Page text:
The Systematic Derangement of the Scent

Posted on by Merridawn

I am going to Europe. I have not been there in years. As I read travel sites—car, cash, language, health—I’m already in a travel mindset, roaming into splendid, useless places. One site listed things there was no need to pack. These included a coat, shoes and soap. I imagined myself strolling through the Prado, barefoot, freezing and stinking. Just an impression. Actually when I went to Europe before I did wonder what impression I’d leave; now I wonder what will impress itself upon me. My own list of what to pack is brief: scent. Because wherever I go and whatever happens to me I will be able to retrieve the memory, more potently and efficiently than via any micro-chip, by opening the bottle and closing my eyes.

I have always loved perfume. This has nothing to do with fussiness. I love human smells too, even those I’m supposed to find repugnant. But perfume caught my attention early in life because I believed owning perfume signified a grown-up woman. My friends were excited to get boobs; I wanted L’Air Du Temp. My youthful ideals of female mystery had been formed by restaurant bathrooms: pinked stripes, buxom boudoir cushions and fake Louis Quatorze gold-swagged mirrors. Basically, drag queens and I had the same concept of the feminine. My older sister tried to scare me off by saying that toilet water came from the toilet.  But as soon as I had money of my own, to spend as I liked (my nowadays concept of what constitutes a grown up woman) I bought books, art and perfume. First only cylinders of patchouli with a roll-top in hippie stores, but I soon branched out into stronger fare. My mother had a single scent—Chanel No. 5—and initially I believed every woman should have her perfume signature. But how was it to possible to choose? I mean except for avoiding Chanel No. 5 at all costs? Perfume isn’t just a smell but a fantastic container, a perplexing, pretentious ad, a house and a name. So a groundbreaking decision of mine was that I would wear, for the moment, the perfume that suited my life, or alchemically, what I hoped my life would become.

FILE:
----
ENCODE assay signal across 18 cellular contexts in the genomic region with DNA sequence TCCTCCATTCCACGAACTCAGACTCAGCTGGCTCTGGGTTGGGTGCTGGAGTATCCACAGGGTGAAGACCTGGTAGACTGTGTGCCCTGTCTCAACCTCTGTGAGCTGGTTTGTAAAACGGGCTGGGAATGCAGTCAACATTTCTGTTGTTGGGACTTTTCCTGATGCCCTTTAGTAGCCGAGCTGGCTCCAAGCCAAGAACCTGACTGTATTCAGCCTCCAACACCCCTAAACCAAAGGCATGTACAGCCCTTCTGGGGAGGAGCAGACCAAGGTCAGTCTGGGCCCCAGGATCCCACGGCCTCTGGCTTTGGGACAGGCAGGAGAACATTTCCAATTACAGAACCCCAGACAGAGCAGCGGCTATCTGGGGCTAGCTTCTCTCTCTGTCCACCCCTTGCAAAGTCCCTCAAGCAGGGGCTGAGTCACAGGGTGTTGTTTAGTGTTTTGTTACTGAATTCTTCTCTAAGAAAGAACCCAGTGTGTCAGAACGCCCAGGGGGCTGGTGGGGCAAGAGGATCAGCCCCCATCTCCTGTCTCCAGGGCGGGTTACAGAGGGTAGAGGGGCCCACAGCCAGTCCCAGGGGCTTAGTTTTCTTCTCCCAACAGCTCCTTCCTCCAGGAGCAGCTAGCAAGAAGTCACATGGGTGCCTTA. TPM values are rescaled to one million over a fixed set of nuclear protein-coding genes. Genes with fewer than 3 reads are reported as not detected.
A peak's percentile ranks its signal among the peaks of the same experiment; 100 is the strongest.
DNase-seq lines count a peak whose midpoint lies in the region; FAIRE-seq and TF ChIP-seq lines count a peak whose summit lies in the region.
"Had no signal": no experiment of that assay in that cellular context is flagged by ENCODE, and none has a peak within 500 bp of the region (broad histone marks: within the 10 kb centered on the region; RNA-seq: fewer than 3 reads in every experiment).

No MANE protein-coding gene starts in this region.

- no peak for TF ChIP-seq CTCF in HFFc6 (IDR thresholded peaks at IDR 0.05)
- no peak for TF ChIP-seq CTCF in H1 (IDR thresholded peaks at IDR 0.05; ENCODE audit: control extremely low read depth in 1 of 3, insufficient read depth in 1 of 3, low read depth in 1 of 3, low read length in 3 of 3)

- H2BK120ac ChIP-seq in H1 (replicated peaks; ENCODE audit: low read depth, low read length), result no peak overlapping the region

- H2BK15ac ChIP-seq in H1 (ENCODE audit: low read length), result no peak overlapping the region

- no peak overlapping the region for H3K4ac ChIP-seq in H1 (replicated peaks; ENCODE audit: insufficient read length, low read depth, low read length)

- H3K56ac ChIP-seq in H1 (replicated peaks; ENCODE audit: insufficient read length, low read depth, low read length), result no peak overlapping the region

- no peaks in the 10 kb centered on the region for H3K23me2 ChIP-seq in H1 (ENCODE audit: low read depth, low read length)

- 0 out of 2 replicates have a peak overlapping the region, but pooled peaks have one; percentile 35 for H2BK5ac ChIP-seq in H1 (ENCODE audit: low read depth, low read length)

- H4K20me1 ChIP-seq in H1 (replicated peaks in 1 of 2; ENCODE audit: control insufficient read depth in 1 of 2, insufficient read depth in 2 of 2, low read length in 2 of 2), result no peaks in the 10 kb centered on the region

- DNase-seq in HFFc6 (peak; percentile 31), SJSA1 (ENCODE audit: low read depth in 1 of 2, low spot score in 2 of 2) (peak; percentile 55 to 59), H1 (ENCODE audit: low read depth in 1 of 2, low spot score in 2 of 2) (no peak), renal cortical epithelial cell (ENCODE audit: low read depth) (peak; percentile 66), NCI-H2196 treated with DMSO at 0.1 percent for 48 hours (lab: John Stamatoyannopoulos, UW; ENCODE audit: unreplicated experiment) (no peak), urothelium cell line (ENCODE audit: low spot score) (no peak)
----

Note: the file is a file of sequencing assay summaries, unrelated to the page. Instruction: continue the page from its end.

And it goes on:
Since then I’ve worn every kind of perfume. I’m a fan, not a scholar so I’ll sit and listen with rapt attention to histories of houses and descriptions of arcane notes, the attar and confrett, the flankers and pillars, all the while humming, feeling connected to some primitive Every Women who crushed ginko under an earlobe to disguise the scent of marsupial lion that was throwing cave man off his game. Scent connects us. Once when I was traveling, I got wanded by a security guard (remember when they did that?) who stopped and sniffed me over. “That takes me back” she said excitedly. “That’s just like when I was at the disco!” Our eyes met, and we almost executed a quick Hustle while both getting lost in my Opium.

In Portland I buy almost exclusively from The Perfume House, a hidden, dreamy place far more well-known internationally than locally, tiny and intense as a smudge pot and, yes it is pinked and swagged within an inch of its indolic life. The air is intoxicating and so is the staff, who will take both your hands and look deep into your eyes to guess at what kind of trail you should leave in your wake. Scent changes on each skin, an intimate experience that is also a public declaration. You give it off. Just like travel, it opens you up and also refines your sense of your self, moving through the new and old world and soaking it all in.

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